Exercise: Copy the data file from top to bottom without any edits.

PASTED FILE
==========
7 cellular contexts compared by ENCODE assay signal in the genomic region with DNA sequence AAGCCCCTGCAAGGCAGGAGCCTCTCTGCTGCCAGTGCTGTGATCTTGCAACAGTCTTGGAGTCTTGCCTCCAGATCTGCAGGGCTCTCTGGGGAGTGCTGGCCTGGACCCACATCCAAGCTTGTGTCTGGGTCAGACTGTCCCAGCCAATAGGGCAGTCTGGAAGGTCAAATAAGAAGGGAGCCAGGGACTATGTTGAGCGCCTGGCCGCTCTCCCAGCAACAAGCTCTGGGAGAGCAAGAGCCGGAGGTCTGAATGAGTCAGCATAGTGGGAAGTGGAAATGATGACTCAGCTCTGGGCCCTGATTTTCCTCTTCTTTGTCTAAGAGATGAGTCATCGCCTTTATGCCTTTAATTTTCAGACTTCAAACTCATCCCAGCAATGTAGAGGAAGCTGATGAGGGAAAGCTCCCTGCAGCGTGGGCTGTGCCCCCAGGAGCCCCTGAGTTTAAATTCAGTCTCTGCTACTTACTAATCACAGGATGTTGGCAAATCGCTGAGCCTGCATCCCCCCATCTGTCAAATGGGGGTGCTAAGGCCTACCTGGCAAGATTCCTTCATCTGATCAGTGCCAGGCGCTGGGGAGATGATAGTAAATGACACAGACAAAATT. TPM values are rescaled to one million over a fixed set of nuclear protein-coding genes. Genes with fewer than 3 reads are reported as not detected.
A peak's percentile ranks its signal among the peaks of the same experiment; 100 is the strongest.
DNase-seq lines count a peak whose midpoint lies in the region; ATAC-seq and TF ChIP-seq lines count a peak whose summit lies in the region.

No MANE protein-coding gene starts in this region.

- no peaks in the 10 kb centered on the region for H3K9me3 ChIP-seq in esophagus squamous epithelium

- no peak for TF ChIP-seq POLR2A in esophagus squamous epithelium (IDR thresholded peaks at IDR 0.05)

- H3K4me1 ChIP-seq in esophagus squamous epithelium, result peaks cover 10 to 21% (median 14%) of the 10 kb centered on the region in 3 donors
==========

7 cellular contexts compared by ENCODE assay signal in the genomic region with DNA sequence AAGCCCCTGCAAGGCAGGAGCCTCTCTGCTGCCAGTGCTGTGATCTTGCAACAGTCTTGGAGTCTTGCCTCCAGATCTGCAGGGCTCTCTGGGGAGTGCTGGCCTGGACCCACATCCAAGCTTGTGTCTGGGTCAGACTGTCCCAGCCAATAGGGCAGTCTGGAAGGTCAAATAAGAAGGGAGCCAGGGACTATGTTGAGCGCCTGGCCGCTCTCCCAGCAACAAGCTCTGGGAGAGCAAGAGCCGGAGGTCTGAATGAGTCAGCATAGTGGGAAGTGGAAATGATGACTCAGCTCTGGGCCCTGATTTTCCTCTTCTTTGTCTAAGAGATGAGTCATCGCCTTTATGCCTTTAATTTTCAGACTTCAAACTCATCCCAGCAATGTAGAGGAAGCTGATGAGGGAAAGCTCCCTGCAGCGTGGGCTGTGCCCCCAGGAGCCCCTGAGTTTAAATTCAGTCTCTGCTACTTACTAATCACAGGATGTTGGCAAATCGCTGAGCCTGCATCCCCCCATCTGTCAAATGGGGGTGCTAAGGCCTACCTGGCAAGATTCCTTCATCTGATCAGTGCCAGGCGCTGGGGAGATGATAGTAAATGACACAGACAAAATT. TPM values are rescaled to one million over a fixed set of nuclear protein-coding genes. Genes with fewer than 3 reads are reported as not detected.
A peak's percentile ranks its signal among the peaks of the same experiment; 100 is the strongest.
DNase-seq lines count a peak whose midpoint lies in the region; ATAC-seq and TF ChIP-seq lines count a peak whose summit lies in the region.

No MANE protein-coding gene starts in this region.

- no peaks in the 10 kb centered on the region for H3K9me3 ChIP-seq in esophagus squamous epithelium

- no peak for TF ChIP-seq POLR2A in esophagus squamous epithelium (IDR thresholded peaks at IDR 0.05)

- H3K4me1 ChIP-seq in esophagus squamous epithelium, result peaks cover 10 to 21% (median 14%) of the 10 kb centered on the region in 3 donors